Good work, however logos should scale to a variety of sizes while maintaining clarity.
How Rachel Bell started their logo design journey
On a warm, sunny San Francisco weekend, you've got a good chance finding me and my husband lounging late afternoon in our folding beach chairs with the garage door open and cocktails in hand. We don't have a patio, a front porch or a backyard so we edge out to the sidewalk to take in the afternoon sun. We roll out the Weber on occasion, drawing friendly smiles and hellos from passerbys who get a passing whiff of the night's dinner. As habitual travelers to Hawaii, we crave the leisure and joy that comes with sitting out on the lanai after a day of surfing. It's this simplicity we've strived to replicate out of our garage "lanai" in the city. Much to our excitement it's now become a routine for the neighbors to drop by, with six packs to share, and join us in impromtpu happy hours.
Tell us a bit about who you are and the people you reach
Our ultimate goal is to build a brand centered on a community of like minded individuals. Our first step is a website and then later possibly into e-tailing or products that would appeal to this urban leisure community.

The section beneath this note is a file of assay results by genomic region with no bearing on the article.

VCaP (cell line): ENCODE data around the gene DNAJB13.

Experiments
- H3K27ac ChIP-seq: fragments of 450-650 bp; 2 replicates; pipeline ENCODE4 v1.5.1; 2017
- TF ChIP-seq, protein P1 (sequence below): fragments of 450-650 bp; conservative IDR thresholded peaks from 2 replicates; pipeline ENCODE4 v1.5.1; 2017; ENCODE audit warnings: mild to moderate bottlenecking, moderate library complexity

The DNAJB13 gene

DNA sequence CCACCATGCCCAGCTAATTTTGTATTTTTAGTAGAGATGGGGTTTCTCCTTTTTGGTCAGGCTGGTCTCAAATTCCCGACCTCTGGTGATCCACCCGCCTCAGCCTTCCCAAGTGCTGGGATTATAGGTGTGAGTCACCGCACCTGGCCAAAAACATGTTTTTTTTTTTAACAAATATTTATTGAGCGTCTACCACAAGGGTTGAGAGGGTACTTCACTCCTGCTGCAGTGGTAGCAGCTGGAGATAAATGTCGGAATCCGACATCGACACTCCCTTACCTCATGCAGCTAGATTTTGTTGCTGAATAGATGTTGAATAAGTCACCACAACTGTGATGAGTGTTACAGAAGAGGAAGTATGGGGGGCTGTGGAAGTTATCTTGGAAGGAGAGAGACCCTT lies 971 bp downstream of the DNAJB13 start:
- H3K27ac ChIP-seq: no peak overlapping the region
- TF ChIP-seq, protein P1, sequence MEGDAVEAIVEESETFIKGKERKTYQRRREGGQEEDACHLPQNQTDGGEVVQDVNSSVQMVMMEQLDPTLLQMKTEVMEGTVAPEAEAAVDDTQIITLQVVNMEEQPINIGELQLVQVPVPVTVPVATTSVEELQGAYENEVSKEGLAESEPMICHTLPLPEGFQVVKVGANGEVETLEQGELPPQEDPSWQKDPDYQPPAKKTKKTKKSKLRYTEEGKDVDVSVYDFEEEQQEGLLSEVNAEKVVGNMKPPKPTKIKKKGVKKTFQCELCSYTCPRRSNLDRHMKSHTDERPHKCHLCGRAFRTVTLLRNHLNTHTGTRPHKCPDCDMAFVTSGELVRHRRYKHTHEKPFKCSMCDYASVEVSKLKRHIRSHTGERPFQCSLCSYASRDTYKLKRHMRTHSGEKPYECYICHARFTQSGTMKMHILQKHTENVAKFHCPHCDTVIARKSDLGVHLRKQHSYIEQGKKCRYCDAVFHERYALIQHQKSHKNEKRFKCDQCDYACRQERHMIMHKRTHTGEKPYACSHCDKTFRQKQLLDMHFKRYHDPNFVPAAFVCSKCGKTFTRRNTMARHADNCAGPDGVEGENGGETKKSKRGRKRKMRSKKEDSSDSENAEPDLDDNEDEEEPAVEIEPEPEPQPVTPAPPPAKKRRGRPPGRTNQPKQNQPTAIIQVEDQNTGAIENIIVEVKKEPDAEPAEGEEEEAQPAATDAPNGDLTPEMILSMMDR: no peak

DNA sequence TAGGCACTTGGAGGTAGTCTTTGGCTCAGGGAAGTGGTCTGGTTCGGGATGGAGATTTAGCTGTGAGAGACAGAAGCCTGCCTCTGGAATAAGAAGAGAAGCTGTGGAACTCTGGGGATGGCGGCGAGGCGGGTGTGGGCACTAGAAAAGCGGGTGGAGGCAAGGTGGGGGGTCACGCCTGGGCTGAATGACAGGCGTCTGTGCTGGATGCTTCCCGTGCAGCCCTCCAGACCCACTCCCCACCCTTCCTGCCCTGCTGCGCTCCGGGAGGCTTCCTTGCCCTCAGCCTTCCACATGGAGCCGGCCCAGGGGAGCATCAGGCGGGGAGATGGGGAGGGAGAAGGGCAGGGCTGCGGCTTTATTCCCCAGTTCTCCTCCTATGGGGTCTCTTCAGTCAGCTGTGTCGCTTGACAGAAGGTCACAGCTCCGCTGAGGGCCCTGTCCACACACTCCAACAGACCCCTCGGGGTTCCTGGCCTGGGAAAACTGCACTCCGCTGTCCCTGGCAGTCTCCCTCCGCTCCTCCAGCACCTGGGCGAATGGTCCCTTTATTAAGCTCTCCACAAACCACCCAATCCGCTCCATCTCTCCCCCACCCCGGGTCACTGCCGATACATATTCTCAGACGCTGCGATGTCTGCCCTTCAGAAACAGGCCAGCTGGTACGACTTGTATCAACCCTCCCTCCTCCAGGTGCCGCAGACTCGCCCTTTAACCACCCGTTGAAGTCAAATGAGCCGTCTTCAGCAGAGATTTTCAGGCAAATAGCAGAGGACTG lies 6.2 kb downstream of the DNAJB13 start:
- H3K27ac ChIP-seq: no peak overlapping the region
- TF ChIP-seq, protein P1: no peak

Our target audience truly enjoys city dwelling and constantly seek new ways to get to know the people and environment around them. They would find a group of people socializing on the garage-sidewalk-lanai as inviting or intriguing, a reason to stop and say hello, and can see the beauty and logic of why everyone is hanging out there.
Nothing cheesy or literal - so as an example, no generic hawaiian motifs (e.g., pineapple, hula girl, turtle) to convey Lanai or a building to convey Urban.
Nothing specific to San Francisco like the Transamerica building - it's meant for all urbanites.
Something simple, perhaps more symbol like - conveys the sophistication of urban living but the simplicity of lanai leisure.